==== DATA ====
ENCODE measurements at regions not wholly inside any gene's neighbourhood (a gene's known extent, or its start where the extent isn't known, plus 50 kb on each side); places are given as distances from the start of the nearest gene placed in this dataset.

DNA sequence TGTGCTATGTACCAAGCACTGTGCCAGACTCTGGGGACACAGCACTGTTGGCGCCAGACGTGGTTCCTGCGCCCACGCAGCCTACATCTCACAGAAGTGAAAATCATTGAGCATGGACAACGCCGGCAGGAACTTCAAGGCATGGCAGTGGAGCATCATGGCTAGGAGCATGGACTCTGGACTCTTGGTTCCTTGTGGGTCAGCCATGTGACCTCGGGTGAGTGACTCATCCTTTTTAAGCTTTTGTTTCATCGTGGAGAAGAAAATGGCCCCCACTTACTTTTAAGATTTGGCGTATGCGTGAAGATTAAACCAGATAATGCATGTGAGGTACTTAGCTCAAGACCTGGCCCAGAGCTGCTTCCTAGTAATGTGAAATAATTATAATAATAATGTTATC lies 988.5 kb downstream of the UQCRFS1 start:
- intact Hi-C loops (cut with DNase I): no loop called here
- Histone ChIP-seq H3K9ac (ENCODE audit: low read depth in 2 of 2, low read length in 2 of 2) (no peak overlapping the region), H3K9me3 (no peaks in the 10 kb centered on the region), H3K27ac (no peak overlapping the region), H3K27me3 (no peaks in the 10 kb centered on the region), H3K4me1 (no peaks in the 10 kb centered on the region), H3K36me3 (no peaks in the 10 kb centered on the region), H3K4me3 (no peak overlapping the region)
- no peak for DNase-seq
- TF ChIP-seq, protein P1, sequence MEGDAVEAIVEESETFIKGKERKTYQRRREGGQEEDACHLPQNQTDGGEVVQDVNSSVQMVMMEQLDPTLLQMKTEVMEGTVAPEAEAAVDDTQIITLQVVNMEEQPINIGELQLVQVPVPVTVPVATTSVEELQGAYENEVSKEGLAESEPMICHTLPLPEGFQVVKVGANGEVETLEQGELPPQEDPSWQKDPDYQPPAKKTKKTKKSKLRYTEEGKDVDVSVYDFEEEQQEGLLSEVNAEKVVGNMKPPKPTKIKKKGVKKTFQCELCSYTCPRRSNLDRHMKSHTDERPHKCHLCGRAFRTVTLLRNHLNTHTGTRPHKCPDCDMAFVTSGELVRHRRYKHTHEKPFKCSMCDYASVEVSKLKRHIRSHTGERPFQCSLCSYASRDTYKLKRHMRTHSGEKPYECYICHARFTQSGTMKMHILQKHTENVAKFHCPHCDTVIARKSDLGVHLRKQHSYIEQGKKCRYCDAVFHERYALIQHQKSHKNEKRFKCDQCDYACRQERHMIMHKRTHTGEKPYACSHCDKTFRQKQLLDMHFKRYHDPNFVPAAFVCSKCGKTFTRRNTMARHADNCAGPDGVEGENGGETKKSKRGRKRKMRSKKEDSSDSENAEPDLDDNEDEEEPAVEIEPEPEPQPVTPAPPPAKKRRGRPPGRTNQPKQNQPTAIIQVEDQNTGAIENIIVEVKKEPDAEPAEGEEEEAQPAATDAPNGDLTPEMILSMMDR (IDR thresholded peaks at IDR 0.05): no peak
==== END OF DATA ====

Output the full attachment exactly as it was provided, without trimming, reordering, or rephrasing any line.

ENCODE measurements at regions not wholly inside any gene's neighbourhood (a gene's known extent, or its start where the extent isn't known, plus 50 kb on each side); places are given as distances from the start of the nearest gene placed in this dataset.

DNA sequence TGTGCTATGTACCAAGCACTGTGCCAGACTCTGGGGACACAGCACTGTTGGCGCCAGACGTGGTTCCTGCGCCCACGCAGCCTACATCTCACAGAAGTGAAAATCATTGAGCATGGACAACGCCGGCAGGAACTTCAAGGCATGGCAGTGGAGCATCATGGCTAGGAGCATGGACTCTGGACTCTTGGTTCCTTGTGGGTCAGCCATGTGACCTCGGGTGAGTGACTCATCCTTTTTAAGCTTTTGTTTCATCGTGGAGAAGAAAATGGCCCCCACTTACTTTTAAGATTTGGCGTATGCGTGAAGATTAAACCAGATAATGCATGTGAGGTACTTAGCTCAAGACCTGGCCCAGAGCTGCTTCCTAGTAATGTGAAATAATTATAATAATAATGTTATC lies 988.5 kb downstream of the UQCRFS1 start:
- intact Hi-C loops (cut with DNase I): no loop called here
- Histone ChIP-seq H3K9ac (ENCODE audit: low read depth in 2 of 2, low read length in 2 of 2) (no peak overlapping the region), H3K9me3 (no peaks in the 10 kb centered on the region), H3K27ac (no peak overlapping the region), H3K27me3 (no peaks in the 10 kb centered on the region), H3K4me1 (no peaks in the 10 kb centered on the region), H3K36me3 (no peaks in the 10 kb centered on the region), H3K4me3 (no peak overlapping the region)
- no peak for DNase-seq
- TF ChIP-seq, protein P1, sequence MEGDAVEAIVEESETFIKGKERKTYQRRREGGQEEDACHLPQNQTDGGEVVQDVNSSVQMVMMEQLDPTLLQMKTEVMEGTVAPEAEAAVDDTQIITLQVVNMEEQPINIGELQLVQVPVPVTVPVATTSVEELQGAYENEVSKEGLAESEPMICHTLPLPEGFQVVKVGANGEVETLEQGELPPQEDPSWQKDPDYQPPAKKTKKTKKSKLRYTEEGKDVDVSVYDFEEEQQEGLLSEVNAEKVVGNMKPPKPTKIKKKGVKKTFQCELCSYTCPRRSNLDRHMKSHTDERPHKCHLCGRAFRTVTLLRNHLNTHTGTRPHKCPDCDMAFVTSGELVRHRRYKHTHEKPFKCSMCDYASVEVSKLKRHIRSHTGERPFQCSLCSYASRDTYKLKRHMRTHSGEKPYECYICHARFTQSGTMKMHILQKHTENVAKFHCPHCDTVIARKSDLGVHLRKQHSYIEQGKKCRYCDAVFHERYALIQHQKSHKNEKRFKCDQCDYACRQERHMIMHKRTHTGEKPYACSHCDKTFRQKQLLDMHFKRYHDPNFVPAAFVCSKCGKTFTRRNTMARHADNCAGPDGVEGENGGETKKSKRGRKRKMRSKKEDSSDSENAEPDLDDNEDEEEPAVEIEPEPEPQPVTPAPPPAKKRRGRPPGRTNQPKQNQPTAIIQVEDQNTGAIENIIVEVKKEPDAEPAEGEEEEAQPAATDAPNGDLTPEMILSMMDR (IDR thresholded peaks at IDR 0.05): no peak